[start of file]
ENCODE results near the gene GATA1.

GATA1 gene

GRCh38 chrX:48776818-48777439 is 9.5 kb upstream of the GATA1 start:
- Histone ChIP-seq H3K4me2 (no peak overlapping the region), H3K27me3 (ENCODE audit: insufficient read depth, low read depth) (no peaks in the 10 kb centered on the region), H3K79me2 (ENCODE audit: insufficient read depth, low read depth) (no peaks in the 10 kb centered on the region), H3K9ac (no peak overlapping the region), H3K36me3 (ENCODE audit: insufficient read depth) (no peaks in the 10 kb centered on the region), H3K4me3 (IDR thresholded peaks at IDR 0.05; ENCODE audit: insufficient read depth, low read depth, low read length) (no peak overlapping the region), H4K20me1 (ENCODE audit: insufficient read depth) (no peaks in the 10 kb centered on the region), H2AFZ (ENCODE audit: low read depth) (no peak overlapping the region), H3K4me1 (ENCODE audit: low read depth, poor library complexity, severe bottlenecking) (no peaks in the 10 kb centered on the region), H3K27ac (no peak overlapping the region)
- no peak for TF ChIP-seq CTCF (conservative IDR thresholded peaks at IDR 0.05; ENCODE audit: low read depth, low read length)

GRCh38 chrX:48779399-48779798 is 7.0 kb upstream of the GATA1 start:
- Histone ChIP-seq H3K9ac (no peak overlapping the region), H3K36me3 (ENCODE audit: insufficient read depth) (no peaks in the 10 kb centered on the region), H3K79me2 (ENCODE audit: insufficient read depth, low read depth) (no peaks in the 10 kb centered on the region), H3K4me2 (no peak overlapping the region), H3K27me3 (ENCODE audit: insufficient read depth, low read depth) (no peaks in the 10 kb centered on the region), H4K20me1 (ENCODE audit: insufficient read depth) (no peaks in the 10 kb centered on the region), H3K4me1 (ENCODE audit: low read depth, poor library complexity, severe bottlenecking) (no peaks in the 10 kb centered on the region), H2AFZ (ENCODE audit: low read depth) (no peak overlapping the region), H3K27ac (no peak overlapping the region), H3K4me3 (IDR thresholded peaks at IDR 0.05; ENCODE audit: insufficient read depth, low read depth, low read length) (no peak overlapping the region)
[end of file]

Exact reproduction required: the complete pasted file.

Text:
ENCODE results near the gene GATA1.

GATA1 gene

GRCh38 chrX:48776818-48777439 is 9.5 kb upstream of the GATA1 start:
- Histone ChIP-seq H3K4me2 (no peak overlapping the region), H3K27me3 (ENCODE audit: insufficient read depth, low read depth) (no peaks in the 10 kb centered on the region), H3K79me2 (ENCODE audit: insufficient read depth, low read depth) (no peaks in the 10 kb centered on the region), H3K9ac (no peak overlapping the region), H3K36me3 (ENCODE audit: insufficient read depth) (no peaks in the 10 kb centered on the region), H3K4me3 (IDR thresholded peaks at IDR 0.05; ENCODE audit: insufficient read depth, low read depth, low read length) (no peak overlapping the region), H4K20me1 (ENCODE audit: insufficient read depth) (no peaks in the 10 kb centered on the region), H2AFZ (ENCODE audit: low read depth) (no peak overlapping the region), H3K4me1 (ENCODE audit: low read depth, poor library complexity, severe bottlenecking) (no peaks in the 10 kb centered on the region), H3K27ac (no peak overlapping the region)
- no peak for TF ChIP-seq CTCF (conservative IDR thresholded peaks at IDR 0.05; ENCODE audit: low read depth, low read length)

GRCh38 chrX:48779399-48779798 is 7.0 kb upstream of the GATA1 start:
- Histone ChIP-seq H3K9ac (no peak overlapping the region), H3K36me3 (ENCODE audit: insufficient read depth) (no peaks in the 10 kb centered on the region), H3K79me2 (ENCODE audit: insufficient read depth, low read depth) (no peaks in the 10 kb centered on the region), H3K4me2 (no peak overlapping the region), H3K27me3 (ENCODE audit: insufficient read depth, low read depth) (no peaks in the 10 kb centered on the region), H4K20me1 (ENCODE audit: insufficient read depth) (no peaks in the 10 kb centered on the region), H3K4me1 (ENCODE audit: low read depth, poor library complexity, severe bottlenecking) (no peaks in the 10 kb centered on the region), H2AFZ (ENCODE audit: low read depth) (no peak overlapping the region), H3K27ac (no peak overlapping the region), H3K4me3 (IDR thresholded peaks at IDR 0.05; ENCODE audit: insufficient read depth, low read depth, low read length) (no peak overlapping the region)